On March 17, 2021 the IRS announced an extension of the tax deadline for Individual Income Tax Returns (Form 1040) to May 17, 2021 from April 15. This extension applies to both the filing of the Form 1040 or the filing of an extension form. This also extends the due date for tax payments for individuals only for payments related to 2020 to May 17. This change does not apply to states, though it is likely some/all states will extend the deadline as well.
Long Term Care through a Mandatory Payroll Tax
The Concern: As baby boomers are rapidly moving into retirement, long-term care services provided by Medicare are putting an increasing strain on budgets. 7 out of 10 people will need long-term care after turning 65, and 70% of Americans rely on public benefits such as Medicaid to cover long-term care. In fact, Washington’s spending on Medicaid-funded long-term care is projected to double to $4.01 billion per year in 2030.1
Earlier this month, the IRS issued notices to approximately 260,000 taxpayers stating they haven't filed their 2019 federal tax return. These notices, referred to as CP59 notices, are issued yearly to identified taxpayers who have failed to file tax returns due the prior calendar year (Tax Year 2019).
As post-COVID recovery efforts gain momentum, many businesses are taking a fresh look at some federal stimulus and tax relief programs they had not previously considered. One such program, the employee retention credit contained in the Coronavirus Aid, Relief, and Economic Security (CARES) Act, could be especially useful in helping companies bring back furloughed or laid-off employees.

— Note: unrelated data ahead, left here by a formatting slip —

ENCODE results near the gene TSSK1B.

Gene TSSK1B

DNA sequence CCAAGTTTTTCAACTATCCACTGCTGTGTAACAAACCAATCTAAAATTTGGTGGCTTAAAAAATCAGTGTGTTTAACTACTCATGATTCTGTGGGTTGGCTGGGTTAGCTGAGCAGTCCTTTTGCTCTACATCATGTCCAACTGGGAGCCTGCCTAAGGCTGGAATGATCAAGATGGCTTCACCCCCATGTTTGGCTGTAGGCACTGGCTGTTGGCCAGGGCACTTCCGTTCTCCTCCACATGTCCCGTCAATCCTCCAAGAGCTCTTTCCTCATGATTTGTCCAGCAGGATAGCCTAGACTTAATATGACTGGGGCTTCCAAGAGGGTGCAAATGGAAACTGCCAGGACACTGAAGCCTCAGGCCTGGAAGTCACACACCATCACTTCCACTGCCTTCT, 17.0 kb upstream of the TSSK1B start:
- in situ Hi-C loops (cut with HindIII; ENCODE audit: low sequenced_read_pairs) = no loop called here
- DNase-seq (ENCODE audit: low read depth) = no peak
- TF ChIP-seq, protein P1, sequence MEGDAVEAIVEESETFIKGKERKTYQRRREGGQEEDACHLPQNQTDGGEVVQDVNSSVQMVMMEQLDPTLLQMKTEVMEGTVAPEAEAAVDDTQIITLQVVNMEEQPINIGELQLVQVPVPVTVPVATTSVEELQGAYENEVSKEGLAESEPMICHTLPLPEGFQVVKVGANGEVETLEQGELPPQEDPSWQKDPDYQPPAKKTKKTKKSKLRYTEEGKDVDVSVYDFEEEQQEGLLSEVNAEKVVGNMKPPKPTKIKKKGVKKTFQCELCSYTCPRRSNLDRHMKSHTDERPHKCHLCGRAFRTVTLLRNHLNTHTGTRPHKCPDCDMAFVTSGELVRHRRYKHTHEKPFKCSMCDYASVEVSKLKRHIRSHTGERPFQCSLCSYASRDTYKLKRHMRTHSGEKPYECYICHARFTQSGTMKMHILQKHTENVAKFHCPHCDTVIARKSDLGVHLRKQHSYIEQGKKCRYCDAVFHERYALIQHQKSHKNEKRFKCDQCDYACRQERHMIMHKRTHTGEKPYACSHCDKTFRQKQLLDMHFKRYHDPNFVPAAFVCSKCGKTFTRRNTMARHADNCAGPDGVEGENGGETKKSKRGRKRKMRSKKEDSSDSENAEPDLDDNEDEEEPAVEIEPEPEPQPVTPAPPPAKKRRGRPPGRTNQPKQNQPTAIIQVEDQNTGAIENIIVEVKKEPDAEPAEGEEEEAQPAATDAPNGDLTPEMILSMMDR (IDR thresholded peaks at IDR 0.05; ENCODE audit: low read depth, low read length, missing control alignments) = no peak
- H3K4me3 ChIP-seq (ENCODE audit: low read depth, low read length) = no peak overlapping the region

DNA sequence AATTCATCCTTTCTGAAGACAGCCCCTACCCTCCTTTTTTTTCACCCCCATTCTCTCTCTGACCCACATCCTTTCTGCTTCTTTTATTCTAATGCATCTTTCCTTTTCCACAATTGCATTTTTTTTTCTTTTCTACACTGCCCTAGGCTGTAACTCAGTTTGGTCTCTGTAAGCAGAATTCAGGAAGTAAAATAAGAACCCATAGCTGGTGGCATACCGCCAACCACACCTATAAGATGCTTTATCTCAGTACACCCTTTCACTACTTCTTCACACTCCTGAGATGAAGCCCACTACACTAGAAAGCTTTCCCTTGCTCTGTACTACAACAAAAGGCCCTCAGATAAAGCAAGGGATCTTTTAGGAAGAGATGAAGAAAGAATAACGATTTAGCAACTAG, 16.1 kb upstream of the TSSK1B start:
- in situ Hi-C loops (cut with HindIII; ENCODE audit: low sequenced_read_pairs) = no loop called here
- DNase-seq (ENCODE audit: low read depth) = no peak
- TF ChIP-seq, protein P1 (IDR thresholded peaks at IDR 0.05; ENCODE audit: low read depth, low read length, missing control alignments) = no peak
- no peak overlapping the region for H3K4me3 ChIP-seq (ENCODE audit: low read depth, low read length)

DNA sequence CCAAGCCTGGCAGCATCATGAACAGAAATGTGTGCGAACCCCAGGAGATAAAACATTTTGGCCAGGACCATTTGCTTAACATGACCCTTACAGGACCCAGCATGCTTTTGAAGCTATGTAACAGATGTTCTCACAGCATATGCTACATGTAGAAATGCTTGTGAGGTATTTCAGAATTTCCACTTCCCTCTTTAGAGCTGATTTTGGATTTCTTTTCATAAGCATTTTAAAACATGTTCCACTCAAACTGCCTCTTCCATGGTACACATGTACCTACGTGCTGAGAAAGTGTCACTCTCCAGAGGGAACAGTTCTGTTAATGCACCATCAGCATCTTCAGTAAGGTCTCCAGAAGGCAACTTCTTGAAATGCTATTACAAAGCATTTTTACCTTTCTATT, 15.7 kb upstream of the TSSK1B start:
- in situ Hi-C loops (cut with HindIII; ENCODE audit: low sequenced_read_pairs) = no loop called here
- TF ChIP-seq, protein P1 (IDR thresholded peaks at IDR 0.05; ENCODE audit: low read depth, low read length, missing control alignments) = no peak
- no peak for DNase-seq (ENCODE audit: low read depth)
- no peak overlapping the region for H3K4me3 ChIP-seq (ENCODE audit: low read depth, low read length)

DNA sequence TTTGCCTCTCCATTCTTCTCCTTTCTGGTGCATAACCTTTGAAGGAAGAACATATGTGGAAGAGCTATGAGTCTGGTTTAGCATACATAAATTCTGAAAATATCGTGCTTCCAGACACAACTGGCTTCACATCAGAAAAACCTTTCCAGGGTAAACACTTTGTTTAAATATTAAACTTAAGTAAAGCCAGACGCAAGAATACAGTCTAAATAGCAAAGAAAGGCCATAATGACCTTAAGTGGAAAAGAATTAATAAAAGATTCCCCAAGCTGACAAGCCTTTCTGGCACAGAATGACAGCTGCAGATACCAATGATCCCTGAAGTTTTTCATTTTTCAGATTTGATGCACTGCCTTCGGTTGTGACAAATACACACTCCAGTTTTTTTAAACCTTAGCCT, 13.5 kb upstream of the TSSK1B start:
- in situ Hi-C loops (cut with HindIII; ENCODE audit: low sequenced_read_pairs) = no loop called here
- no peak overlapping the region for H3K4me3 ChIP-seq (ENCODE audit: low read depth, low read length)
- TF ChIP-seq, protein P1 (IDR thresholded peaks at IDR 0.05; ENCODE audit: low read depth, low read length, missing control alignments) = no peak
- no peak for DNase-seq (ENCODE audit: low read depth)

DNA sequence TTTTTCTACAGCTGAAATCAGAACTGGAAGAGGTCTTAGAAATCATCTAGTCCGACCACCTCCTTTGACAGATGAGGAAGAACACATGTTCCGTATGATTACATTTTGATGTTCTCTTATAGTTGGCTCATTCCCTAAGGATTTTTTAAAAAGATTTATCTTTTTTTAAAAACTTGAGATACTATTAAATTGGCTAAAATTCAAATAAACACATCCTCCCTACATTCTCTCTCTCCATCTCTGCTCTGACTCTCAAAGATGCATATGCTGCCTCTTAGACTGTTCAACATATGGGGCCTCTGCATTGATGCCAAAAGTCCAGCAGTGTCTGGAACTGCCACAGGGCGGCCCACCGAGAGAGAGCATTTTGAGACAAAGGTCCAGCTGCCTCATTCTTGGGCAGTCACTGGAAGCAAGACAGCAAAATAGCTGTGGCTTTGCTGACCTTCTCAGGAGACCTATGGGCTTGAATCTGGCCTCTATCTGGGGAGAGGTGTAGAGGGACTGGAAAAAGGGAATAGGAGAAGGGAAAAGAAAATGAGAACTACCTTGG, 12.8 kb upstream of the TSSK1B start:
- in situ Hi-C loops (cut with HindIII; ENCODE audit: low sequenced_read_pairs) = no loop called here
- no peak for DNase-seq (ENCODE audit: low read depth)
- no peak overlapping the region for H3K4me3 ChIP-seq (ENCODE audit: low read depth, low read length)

The American Institute for Certified Public Accountants (AICPA) recently issued a Technical Question and Answer (TQ&A) that provides guidance on accounting for loans issued under the Paycheck Protection Program (PPP).
They are two of the most common questions that many businesses sponsoring an employee retirement plan ask: Do we need to have an annual audit performed on our plan? And if so, how can we best prepare for the audit?
The COVID-19 pandemic has forced the temporary closure, or a reduction of operating hours, of office buildings, shopping centers, restaurants, and other businesses. As a result, many lessors have, or will be, providing lease concessions to tenants who have faced economic disruption due to the COVID-19 pandemic. Lease concessions may vary in form, but payment forgiveness and deferral of payments are expected to be the most common types of concessions granted. As a result of lease agreements not containing provisions for rent concessions specific to COVID-19, in early April, the Financial Accounting Standards Board (FASB) issued a question-and-answer document (Q&A) addressing questions on the impact of the COVID-19 pandemic on lease concessions.
Today, May 13th, the Treasury released FAQ #46, which provides that any borrower where they, together with affiliates, received Paycheck Protection Program (PPP) loans of less than $2 million are deemed to have met the economic uncertainty test. This decision comes on the heels of extensive discussion regarding how businesses that received PPP loans could verify that, due to economic uncertainty, they needed the funds to support their ongoing operations.
On April 24, the President signed the Paycheck Protection Program and Health Care Enhancement Act, providing $310 billion in additional funding for the Paycheck Protection Program (PPP), $10 billion for the Economic Injury Disaster Loan program (EIDL), as well as funding for other critical healthcare needs.